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Archaeologies of Touch

Interfacing with Haptics from Electricity to Computing

2018
Author:

David Parisi

Archaeologies of Touch

A material history of haptics technology that raises new questions about the relationship between touch and media

David Parisi offers the first full history of new computing technologies known as haptic interfaces—which use electricity, vibration, and force feedback to stimulate the sense of touch—showing how the efforts of scientists and engineers over the past 300 years have gradually remade and redefined our sense of touch. Archaeologies of Touch offers a timely and provocative engagement with the long history of touch technology that helps us confront and question the power relations underpinning the project of giving touch its own set of technical media.

Archaeologies of Touch weaves a careful history of haptic technology with a provocative analysis on the changing nature of how we recognize and measure touching. This allows David Parisi to provide the remarkable: a history of that which has always appeared just beyond our reach.

Phillip Thurtle, University of Washington

Since the rise of radio and television, we have lived in an era defined increasingly by the electronic circulation of images and sounds. But the flood of new computing technologies known as haptic interfaces—which use electricity, vibration, and force feedback to stimulate the sense of touch—offering an alternative way of mediating and experiencing reality.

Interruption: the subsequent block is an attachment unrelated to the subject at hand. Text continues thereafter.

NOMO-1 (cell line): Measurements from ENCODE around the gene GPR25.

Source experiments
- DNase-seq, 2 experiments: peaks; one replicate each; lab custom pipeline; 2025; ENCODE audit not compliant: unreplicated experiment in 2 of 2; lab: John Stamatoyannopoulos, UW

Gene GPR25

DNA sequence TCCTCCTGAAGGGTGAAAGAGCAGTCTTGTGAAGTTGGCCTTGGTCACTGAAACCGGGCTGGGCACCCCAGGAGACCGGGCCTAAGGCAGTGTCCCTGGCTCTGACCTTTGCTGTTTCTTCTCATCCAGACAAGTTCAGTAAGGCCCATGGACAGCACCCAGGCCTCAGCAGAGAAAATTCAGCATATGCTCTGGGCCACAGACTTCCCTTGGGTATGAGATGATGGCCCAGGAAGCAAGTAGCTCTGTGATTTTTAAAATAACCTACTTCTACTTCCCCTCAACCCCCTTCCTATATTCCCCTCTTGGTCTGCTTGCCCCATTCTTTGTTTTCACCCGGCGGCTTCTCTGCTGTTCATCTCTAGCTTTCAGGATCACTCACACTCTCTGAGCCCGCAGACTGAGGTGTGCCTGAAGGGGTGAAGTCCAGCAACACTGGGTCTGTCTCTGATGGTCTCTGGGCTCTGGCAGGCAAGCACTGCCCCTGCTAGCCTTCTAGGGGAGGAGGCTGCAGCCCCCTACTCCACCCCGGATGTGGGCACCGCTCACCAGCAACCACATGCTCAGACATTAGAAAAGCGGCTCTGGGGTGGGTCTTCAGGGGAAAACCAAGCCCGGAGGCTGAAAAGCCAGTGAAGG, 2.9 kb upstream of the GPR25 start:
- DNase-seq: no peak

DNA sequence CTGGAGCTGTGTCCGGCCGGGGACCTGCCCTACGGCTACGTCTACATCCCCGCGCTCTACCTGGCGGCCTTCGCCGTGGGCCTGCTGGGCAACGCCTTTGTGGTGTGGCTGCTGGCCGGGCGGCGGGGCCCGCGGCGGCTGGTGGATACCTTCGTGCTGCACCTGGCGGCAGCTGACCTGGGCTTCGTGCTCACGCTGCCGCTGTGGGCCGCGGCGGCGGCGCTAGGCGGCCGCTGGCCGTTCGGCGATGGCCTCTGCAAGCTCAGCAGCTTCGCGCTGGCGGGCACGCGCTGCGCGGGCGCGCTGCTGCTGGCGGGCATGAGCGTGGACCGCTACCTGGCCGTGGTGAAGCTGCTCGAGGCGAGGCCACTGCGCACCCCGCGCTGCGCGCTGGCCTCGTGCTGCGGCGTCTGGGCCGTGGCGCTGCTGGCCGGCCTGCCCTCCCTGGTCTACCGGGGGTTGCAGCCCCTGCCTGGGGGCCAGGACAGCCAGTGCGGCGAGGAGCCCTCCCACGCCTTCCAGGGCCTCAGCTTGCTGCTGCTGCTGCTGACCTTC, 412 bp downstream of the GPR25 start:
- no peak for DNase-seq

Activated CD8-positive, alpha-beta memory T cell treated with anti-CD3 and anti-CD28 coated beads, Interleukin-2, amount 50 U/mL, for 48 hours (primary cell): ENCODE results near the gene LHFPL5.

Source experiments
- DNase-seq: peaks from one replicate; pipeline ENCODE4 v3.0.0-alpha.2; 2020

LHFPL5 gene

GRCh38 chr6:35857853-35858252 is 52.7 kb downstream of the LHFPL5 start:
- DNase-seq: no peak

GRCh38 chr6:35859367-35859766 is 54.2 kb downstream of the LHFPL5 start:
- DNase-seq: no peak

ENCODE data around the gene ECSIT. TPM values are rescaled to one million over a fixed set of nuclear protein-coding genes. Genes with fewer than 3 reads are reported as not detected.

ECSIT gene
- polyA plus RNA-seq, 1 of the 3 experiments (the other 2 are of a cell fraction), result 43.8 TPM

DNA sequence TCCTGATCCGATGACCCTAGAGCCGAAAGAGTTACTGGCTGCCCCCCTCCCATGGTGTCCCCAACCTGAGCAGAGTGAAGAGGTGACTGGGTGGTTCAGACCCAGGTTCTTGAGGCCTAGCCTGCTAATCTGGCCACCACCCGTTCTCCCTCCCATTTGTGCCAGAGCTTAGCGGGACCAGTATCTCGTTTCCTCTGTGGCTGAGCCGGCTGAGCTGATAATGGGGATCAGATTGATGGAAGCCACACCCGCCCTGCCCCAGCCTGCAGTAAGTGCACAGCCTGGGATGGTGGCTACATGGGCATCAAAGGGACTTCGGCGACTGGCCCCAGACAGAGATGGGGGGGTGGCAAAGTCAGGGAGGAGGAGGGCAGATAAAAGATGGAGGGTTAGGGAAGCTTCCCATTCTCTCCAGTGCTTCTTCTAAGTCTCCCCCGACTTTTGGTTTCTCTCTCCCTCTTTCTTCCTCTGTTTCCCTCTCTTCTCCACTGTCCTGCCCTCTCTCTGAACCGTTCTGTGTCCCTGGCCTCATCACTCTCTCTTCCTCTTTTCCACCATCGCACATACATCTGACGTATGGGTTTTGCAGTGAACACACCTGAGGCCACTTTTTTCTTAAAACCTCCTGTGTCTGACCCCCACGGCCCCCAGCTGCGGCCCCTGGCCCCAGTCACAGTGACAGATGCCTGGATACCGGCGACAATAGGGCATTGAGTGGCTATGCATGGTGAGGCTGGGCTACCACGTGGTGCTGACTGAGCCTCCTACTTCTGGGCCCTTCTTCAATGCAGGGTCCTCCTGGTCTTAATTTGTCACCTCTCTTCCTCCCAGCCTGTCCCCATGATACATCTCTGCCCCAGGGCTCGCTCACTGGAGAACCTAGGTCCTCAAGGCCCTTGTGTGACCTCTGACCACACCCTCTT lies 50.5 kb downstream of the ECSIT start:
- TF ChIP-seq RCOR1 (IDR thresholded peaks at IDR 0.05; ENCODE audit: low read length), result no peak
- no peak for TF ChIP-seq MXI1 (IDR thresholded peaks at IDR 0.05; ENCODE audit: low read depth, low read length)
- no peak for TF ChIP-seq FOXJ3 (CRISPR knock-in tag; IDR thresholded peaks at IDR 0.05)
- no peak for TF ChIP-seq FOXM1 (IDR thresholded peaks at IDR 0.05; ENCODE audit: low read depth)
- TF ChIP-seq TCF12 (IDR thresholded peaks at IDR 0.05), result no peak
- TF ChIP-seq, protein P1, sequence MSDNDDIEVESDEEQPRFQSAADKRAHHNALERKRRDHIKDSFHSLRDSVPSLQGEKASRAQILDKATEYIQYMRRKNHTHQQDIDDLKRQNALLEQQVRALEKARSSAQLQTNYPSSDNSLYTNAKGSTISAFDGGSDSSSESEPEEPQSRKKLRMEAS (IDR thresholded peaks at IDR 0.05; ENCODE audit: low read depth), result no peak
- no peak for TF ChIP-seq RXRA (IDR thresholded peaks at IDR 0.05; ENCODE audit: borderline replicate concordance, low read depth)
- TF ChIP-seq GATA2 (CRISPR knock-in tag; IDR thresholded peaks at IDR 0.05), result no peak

In Archaeologies of Touch, David Parisi offers the first full history of these increasingly vital technologies, showing how the efforts of scientists and engineers over the past three hundred years have gradually remade and redefined our sense of touch. Through lively analyses of electrical machines, videogames, sex toys, sensory substitution systems, robotics, and human–computer interfaces, Parisi shows how the materiality of touch technologies has been shaped by attempts to transform humans into more efficient processors of information.

With haptics becoming ever more central to emerging virtual-reality platforms (immersive bodysuits loaded with touch-stimulating actuators), wearable computers (haptic messaging systems like the Apple Watch’s Taptic Engine), and smartphones (vibrations that emulate the feel of buttons and onscreen objects), Archaeologies of Touch offers a timely and provocative engagement with the long history of touch technology that helps us confront and question the power relations underpinning the project of giving touch its own set of technical media.

Archaeologies of Touch

David Parisi is associate professor of emerging media at the College of Charleston.

Archaeologies of Touch

Archaeologies of Touch weaves a careful history of haptic technology with a provocative analysis on the changing nature of how we recognize and measure touching. This allows David Parisi to provide the remarkable: a history of that which has always appeared just beyond our reach.

Phillip Thurtle, University of Washington

Archaeologies of Touch convincingly contextualizes recent forms of digital touch within an overarching history of psychophysiological and technological experimentation with the senses and sensory communication. David Parisi pulls together an impressive wealth of resources for scholars to understand how we ‘haptic subjects’ became haptic in the first place.

Mark Paterson, author of The Senses of Touch: Haptics, Affects and Technologies*

Archaeologies of Touch

Contents
Preface. Interrupting the Networked Body
Acknowledgments
Introduction. Haptic Interfaces and the Quest to Reinscribe Tactility
Interface 1. The Electrotactile Machine
Interface 2. The Haptic
Interface 3. The Tongue of the Skin
Interface 4. Human–Machine Tactile Communication
Interface 5. The Cultural Construction of Technologized Touch
Coda. Haptics and the Reordering of the Mediated Sensorium
Notes
Index